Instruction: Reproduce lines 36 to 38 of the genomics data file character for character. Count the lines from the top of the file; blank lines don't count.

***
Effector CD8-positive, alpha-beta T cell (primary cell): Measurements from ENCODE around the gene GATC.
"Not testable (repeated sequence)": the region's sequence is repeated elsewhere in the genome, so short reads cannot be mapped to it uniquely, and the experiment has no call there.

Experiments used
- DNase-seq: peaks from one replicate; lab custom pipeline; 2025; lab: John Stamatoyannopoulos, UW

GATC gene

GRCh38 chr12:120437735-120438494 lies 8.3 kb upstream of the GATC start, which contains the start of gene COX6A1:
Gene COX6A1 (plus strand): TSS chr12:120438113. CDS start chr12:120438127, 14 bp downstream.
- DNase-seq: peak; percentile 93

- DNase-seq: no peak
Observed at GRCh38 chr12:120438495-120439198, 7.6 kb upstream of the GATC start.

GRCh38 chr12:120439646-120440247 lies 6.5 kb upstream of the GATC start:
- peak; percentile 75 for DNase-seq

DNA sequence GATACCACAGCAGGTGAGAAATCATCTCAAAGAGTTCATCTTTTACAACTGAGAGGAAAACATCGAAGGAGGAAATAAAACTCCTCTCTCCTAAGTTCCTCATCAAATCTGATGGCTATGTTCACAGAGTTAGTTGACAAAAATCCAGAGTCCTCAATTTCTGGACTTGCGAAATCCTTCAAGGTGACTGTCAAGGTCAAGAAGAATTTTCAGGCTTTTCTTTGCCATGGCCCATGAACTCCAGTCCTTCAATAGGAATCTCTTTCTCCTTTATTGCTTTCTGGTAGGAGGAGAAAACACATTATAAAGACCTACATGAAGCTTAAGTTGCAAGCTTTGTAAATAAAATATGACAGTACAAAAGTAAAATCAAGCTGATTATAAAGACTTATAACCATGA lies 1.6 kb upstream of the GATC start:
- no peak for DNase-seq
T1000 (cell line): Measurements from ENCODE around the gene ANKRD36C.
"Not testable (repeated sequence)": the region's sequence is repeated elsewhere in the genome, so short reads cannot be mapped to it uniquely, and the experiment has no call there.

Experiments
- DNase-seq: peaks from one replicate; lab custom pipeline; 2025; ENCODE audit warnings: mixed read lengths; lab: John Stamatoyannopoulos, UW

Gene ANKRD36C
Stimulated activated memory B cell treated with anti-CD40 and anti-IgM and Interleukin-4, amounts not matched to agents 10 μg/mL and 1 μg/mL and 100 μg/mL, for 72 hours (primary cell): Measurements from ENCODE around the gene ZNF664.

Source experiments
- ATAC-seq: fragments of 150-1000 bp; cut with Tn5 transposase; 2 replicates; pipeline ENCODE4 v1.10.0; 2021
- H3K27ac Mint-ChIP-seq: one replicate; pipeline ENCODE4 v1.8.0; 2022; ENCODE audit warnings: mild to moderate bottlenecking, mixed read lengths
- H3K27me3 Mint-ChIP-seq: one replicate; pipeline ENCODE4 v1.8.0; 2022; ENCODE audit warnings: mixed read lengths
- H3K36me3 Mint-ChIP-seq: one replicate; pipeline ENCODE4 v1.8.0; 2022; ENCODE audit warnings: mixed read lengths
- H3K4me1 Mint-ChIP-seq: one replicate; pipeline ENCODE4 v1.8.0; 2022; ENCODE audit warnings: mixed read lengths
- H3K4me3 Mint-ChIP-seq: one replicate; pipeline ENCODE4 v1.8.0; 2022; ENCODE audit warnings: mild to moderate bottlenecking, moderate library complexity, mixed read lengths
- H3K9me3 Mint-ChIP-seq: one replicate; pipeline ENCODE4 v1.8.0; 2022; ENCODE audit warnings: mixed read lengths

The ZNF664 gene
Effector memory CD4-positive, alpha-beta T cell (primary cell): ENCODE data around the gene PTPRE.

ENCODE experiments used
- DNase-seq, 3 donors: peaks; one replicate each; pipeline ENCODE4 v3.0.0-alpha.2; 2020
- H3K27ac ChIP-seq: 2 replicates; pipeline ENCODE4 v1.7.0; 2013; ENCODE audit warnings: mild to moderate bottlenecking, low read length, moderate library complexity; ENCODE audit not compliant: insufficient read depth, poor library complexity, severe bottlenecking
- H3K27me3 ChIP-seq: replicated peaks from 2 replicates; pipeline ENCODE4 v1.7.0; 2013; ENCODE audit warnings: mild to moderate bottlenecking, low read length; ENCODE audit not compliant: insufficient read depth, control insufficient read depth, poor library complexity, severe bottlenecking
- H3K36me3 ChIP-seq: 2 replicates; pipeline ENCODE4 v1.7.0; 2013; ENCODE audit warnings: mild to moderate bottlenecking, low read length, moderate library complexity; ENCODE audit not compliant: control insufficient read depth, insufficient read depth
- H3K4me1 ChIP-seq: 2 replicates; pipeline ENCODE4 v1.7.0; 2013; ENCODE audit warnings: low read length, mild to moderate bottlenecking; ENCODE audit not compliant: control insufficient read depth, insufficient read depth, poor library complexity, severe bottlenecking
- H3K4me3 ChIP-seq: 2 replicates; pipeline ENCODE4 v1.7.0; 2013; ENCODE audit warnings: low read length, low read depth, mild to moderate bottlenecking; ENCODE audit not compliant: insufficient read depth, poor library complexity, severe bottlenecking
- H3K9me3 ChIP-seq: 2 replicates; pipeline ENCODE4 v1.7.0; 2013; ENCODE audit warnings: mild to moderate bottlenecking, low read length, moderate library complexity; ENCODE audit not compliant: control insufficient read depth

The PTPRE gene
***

- H3K4me1 ChIP-seq: 2 replicates; pipeline ENCODE4 v1.7.0; 2013; ENCODE audit warnings: low read length, mild to moderate bottlenecking; ENCODE audit not compliant: control insufficient read depth, insufficient read depth, poor library complexity, severe bottlenecking
- H3K4me3 ChIP-seq: 2 replicates; pipeline ENCODE4 v1.7.0; 2013; ENCODE audit warnings: low read length, low read depth, mild to moderate bottlenecking; ENCODE audit not compliant: insufficient read depth, poor library complexity, severe bottlenecking
- H3K9me3 ChIP-seq: 2 replicates; pipeline ENCODE4 v1.7.0; 2013; ENCODE audit warnings: mild to moderate bottlenecking, low read length, moderate library complexity; ENCODE audit not compliant: control insufficient read depth